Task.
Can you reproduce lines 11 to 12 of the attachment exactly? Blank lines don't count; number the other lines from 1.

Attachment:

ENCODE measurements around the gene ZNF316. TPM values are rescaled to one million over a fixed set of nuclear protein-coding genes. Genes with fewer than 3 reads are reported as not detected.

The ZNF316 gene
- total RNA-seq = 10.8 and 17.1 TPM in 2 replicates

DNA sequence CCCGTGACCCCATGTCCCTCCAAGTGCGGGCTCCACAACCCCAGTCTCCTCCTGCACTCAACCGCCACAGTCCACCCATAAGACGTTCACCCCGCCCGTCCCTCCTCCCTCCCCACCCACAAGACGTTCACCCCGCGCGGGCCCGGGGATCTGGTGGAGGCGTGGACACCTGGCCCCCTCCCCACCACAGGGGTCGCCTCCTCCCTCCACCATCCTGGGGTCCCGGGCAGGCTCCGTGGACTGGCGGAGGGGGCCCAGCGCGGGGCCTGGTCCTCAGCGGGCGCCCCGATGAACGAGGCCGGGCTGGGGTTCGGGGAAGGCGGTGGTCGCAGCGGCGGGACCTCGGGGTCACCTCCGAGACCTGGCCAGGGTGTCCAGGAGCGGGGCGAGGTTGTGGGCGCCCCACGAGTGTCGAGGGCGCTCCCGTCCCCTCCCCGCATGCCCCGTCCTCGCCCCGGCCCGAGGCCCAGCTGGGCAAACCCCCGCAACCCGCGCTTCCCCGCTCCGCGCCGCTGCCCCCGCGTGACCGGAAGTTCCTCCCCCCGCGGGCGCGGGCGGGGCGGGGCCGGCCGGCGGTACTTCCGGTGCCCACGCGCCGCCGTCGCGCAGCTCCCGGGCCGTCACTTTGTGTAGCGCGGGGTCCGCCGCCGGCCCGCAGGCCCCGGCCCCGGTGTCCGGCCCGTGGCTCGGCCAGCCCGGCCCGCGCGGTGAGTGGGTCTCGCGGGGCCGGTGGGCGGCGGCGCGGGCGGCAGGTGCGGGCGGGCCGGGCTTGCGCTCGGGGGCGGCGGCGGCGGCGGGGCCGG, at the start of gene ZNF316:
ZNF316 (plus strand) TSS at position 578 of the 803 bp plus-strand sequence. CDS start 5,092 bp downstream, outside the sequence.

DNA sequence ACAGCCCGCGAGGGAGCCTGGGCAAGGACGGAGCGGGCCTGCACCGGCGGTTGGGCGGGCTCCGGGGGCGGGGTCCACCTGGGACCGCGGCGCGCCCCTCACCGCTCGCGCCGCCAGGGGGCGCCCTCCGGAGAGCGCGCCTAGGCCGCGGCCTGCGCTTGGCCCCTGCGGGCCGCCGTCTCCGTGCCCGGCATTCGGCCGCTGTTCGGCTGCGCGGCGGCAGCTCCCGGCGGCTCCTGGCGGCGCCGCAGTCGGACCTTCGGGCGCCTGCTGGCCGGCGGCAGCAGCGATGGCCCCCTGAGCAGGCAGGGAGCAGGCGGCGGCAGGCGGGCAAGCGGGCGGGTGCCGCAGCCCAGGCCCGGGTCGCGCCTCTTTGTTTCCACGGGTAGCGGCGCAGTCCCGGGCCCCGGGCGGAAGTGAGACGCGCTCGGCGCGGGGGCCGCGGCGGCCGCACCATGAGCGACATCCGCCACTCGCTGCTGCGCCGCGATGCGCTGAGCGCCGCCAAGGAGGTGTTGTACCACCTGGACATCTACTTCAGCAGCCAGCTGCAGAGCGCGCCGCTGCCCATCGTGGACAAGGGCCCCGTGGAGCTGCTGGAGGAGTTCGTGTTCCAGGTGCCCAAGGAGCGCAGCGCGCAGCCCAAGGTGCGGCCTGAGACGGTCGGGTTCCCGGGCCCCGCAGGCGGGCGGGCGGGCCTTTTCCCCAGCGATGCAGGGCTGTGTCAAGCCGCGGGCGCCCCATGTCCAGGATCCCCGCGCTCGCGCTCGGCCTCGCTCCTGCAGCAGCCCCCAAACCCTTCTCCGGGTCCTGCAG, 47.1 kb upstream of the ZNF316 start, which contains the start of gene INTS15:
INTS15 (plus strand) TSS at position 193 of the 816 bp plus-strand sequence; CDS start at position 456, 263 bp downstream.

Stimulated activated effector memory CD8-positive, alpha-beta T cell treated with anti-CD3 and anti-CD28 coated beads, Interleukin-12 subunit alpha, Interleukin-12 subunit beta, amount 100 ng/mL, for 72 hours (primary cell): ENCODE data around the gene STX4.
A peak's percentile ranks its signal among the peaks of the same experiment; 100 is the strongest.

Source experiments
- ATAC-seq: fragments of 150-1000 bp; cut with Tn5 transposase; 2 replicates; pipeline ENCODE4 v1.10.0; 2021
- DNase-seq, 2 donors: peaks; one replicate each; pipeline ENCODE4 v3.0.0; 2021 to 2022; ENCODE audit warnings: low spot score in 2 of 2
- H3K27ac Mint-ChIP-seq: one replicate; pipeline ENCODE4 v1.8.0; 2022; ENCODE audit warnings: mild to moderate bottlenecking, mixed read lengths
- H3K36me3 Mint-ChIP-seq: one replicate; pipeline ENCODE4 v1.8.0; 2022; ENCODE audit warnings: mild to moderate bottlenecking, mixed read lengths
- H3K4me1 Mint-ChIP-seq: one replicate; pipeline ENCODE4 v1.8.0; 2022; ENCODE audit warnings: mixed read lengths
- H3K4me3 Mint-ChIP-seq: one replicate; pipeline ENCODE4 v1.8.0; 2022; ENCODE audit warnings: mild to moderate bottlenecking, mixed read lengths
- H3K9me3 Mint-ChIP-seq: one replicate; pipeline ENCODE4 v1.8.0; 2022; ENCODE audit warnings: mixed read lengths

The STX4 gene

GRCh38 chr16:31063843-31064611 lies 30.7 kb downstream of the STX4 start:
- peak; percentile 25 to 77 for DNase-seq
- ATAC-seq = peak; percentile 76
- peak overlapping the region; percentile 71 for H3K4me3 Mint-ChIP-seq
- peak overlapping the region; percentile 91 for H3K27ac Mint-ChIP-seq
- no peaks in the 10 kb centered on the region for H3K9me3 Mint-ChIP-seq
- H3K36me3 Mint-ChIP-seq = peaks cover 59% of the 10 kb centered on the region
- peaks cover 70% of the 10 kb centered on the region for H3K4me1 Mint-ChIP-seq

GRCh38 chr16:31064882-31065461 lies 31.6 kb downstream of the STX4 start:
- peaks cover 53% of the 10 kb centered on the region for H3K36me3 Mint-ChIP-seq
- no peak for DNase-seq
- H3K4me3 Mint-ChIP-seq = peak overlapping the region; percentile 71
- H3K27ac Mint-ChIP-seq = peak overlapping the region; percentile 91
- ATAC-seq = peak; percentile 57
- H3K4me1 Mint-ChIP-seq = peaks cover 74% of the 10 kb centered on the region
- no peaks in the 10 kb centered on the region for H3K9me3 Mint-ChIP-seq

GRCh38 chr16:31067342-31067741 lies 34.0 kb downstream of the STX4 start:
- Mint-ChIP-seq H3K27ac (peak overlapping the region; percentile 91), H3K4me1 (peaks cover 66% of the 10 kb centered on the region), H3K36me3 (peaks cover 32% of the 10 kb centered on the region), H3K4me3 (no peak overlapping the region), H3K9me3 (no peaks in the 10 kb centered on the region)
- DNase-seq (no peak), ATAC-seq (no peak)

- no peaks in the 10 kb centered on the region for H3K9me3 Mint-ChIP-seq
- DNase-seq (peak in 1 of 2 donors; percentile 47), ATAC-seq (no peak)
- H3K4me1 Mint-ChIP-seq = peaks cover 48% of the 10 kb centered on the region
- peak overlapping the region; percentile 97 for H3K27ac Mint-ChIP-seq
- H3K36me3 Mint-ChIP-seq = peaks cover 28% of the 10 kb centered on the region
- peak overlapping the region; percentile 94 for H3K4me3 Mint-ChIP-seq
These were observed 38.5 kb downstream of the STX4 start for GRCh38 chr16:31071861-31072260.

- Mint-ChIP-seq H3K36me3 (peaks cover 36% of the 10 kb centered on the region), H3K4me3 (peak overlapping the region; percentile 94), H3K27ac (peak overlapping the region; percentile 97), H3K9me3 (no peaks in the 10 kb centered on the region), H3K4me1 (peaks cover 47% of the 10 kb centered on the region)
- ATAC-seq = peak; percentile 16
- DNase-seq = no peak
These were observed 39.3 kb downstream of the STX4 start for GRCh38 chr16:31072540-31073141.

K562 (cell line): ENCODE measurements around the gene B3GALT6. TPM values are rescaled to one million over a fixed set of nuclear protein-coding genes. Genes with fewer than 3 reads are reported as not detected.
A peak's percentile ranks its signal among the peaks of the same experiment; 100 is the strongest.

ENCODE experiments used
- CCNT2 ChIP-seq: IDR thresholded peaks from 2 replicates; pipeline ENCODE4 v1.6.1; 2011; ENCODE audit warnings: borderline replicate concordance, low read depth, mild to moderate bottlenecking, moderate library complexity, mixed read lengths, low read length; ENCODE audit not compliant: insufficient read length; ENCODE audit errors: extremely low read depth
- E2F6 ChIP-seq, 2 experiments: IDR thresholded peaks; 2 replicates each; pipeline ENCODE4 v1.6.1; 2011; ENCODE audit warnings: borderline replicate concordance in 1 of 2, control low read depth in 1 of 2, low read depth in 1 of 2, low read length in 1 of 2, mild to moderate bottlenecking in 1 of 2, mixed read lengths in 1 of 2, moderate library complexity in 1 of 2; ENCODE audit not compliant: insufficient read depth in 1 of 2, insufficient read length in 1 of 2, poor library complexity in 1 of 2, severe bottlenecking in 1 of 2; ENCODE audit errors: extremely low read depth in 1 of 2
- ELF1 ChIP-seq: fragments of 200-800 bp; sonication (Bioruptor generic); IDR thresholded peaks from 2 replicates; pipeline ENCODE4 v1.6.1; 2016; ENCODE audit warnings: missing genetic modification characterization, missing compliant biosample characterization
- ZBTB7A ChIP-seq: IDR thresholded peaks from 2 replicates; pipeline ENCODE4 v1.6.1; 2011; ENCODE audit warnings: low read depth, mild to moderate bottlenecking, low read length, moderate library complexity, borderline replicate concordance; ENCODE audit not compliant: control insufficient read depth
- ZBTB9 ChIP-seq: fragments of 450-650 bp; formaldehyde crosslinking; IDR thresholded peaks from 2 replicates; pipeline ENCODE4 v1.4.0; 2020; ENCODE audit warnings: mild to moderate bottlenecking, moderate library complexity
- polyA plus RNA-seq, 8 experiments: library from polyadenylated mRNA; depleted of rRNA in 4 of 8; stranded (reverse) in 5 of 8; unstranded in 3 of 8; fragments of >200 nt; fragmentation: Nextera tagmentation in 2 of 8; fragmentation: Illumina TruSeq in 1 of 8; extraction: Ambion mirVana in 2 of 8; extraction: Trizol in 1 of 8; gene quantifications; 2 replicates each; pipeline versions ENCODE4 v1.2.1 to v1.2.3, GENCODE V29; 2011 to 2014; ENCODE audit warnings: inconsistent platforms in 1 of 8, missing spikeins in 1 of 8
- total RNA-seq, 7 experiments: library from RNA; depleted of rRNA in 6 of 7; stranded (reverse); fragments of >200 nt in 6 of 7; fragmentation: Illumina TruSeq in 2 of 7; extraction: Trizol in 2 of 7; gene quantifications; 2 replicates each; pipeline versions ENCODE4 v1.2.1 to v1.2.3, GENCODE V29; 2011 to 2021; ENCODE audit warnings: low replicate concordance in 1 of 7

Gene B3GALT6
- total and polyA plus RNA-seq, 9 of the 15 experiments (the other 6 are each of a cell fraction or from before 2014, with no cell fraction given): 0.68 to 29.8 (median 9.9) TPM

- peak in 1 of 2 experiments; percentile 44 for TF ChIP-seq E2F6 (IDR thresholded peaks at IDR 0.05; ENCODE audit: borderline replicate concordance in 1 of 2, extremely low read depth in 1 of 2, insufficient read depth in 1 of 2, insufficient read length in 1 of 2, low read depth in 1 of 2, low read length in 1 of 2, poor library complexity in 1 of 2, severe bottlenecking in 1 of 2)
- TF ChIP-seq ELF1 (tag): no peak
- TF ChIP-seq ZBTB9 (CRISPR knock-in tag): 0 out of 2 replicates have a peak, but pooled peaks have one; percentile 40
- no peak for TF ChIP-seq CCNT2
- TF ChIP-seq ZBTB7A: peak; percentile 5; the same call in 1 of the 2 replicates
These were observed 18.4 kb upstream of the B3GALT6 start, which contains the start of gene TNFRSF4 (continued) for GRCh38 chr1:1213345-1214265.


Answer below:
- ATAC-seq: fragments of 150-1000 bp; cut with Tn5 transposase; 2 replicates; pipeline ENCODE4 v1.10.0; 2021
- DNase-seq, 2 donors: peaks; one replicate each; pipeline ENCODE4 v3.0.0; 2021 to 2022; ENCODE audit warnings: low spot score in 2 of 2